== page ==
More lesson plans about women

Student readings

From North Carolina Digital History, our “digital textbook,” students can read about famous and not-so-famous women and their roles in our state’s history.

The Edenton “Tea Party”
In October 1774, several prominent women of Edenton gathered at the home of Elizabeth King, with Penelope Barker presiding, to sign a petition supporting the American cause. This letter describing the event, which came to be known as the Edenton Tea Party, appeared in a London newspaper. Includes historical commentary.
Mary Slocumb at Moore’s Creek Bridge
Story, perhaps fictional or embellished, of the heroism of Mary (Polly) Slocumb, who tended Patriot wounded after the Battle of Moore’s Creek Bridge in 1776. Includes historical commentary.
Gertrude Weil

Biography of Gertrude Weil (1879–1971) of Goldsboro, who led the fight for women’s suffrage in North Carolina.
A textile mill worker’s family

WPA interview with a mill worker in Wake Forest, North Carolina, about her experiences during the Great Depression. Includes historical commentary.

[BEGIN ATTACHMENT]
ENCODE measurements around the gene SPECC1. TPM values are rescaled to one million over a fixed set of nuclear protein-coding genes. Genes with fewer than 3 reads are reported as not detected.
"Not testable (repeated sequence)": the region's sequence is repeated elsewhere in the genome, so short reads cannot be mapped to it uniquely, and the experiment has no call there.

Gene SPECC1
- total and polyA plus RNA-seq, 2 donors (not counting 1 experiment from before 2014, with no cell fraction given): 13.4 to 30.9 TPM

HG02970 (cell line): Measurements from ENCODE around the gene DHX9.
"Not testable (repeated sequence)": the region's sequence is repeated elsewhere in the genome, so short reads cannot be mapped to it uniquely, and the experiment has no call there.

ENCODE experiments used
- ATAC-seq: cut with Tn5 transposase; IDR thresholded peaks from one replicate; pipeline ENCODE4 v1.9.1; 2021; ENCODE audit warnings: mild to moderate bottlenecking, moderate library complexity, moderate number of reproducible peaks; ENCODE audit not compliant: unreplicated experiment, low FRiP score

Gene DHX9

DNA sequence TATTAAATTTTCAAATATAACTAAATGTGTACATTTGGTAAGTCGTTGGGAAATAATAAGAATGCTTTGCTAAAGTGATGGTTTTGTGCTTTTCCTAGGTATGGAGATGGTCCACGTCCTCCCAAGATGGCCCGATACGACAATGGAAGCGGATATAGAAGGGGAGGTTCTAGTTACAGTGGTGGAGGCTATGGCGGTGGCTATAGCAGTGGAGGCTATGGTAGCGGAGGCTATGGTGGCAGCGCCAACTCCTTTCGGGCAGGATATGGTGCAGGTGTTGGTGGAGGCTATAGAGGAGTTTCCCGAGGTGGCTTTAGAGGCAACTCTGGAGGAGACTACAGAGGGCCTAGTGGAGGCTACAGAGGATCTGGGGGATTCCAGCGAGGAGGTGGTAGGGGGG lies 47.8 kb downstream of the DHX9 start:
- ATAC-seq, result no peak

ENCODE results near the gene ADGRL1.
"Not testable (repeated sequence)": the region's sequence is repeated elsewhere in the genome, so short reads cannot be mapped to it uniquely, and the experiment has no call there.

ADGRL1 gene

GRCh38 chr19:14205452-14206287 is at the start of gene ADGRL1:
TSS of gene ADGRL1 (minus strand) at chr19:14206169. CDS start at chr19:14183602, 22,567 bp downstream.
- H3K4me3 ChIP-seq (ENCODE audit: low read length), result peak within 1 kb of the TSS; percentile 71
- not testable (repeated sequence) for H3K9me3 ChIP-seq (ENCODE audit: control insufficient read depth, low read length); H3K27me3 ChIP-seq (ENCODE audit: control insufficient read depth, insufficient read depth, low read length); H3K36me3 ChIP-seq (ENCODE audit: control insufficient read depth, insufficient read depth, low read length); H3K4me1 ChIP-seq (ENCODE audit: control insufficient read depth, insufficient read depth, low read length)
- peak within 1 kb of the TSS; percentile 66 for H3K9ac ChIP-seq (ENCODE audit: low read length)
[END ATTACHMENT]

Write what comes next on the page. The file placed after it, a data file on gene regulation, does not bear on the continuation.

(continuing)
Lillian Exum Clement
Biography of Lillian Exum Clement, the first woman elected to the North Carolina General Assembly.
Charlotte Hawkins Brown
Charlotte Hawkins Brown (1883–1961) founded the Palmer Memorial Institute, a school for African Americans, and devoted her life to the improvement of the African American community’s social standing.
The women’s movement
A brief history of the women’s movement of the 1960s and 1970s, including equal opportunity, reproductive issues, and the Equal Rights Amendment.

More student readings about women as well as images of women from North Carolina Digital History.


Celebrating Women’s History Month
From Gale Publishing, a collection of activities and biographies about women in history. Includes a quiz about women and their achievements, a timeline of significant events, and updated information on the 2010 National Women’s History Project, which honors women in the environmental movement.